Mathematical modeling in immunology

Published on October 16, 2022   43 min

Other Talks in the Series: The Immune System - key concepts and questions

Other Talks in the Series: Periodic Reports: Advances in Clinical Interventions and Research Platforms

Welcome all. My name is Ruy Ribeiro. Today, I'd like to talk about the impact of mathematics in immunology, which is a subject that has a longer history than one might think.
Perhaps the first question is why even talk about mathematics and modeling in the context of immunology? While the immune response is a very complex process with many interacting players, different types of cells, myriads of molecules, cytokines, chemokines, interleukins. The processes that these cells and molecules mediate are very complex, redundant and dynamic. We know from the history of science that mathematics is an appropriate framework to deal with this complexity in helping to explore relationships and mechanisms.
That's even more the case due to the recent technology and development explosion that led to a massive influx in our capacity to gather data, exposing even more of the complexity of the immune response. However, to transform data into information and knowledge, we need a way to analyze the big data. Again, mathematics is the appropriate language for that.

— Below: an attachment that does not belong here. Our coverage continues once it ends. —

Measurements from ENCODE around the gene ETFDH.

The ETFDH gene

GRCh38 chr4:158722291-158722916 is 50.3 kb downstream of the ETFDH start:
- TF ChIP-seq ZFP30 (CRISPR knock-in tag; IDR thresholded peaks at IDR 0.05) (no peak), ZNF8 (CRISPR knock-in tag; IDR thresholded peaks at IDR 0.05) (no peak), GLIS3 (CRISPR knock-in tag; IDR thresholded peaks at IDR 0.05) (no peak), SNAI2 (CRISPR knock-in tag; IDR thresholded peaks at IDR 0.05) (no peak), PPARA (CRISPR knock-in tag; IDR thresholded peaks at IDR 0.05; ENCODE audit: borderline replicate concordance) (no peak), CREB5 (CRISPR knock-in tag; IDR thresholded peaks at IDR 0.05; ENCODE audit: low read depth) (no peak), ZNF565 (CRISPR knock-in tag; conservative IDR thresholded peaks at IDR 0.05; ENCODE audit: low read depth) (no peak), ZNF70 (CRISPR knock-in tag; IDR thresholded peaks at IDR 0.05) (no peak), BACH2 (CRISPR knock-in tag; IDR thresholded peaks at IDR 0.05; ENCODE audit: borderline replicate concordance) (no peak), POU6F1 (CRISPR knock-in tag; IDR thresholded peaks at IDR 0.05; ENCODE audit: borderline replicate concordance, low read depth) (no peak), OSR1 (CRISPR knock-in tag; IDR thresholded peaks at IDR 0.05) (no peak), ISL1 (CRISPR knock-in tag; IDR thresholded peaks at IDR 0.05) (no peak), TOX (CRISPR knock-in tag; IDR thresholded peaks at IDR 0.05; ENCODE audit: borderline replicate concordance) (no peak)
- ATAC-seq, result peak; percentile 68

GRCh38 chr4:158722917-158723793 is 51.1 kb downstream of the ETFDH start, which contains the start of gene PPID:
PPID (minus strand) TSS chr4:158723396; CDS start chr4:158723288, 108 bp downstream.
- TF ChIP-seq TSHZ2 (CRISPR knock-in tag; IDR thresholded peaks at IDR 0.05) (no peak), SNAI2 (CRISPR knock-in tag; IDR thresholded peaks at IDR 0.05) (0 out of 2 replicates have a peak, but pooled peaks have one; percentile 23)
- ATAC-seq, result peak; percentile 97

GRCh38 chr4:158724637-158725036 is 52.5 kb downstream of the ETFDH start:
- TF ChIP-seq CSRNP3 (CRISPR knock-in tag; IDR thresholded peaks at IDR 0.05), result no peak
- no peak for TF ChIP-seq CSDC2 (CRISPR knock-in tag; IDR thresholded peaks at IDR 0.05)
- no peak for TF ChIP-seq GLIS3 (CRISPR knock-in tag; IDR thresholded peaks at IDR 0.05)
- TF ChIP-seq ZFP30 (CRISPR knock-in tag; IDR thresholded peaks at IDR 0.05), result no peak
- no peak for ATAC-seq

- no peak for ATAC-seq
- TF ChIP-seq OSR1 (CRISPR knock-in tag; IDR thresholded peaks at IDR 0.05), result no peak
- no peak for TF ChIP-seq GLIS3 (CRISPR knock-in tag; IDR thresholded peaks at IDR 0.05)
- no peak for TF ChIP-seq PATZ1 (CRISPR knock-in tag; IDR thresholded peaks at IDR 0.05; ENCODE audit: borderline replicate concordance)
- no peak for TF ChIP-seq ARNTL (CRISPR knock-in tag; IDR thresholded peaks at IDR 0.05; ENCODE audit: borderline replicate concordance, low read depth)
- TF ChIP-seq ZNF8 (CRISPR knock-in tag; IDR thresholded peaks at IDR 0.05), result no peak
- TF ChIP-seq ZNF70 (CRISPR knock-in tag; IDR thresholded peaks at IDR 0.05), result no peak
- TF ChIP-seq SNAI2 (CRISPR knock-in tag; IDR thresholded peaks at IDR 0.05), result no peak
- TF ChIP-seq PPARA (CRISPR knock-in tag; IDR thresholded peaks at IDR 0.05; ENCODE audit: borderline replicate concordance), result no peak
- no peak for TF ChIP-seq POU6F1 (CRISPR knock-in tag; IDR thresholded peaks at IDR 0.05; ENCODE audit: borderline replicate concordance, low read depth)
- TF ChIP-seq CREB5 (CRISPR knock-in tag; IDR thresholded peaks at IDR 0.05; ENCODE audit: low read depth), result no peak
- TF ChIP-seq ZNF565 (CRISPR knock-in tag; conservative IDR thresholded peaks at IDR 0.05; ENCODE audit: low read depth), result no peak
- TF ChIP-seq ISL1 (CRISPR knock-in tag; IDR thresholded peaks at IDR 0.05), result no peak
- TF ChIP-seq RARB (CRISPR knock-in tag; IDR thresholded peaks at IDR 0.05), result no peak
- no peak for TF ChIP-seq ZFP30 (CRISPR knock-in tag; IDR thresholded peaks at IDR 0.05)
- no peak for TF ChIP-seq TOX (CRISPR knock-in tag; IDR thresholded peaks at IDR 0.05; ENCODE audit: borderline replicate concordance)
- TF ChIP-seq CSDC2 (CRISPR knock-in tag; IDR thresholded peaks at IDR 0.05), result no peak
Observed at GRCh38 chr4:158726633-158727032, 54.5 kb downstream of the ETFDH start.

Of course, mathematics has an ancient history of doing just that. Transforming data into knowledge. Is the Earth or the sun at the center of the universe? As depicted here, a representation of the Ptolemaic Universe. On the right, a representation of the Copernican system. Well, we know the answer is neither. But the point is that even with hundreds of years of observations from many places, so a lot of data, the model of the solar system was wrong for over 1200 years. Yet, Aristarchus of Samos, in the third century Before the Common Era, using basic trigonometry in the figure here, had already inferred in texts that are mostly lost, that the sun is at the center and the Earth moves around it, and even spins on itself. This shows that mathematics has a long history of translating data into knowledge.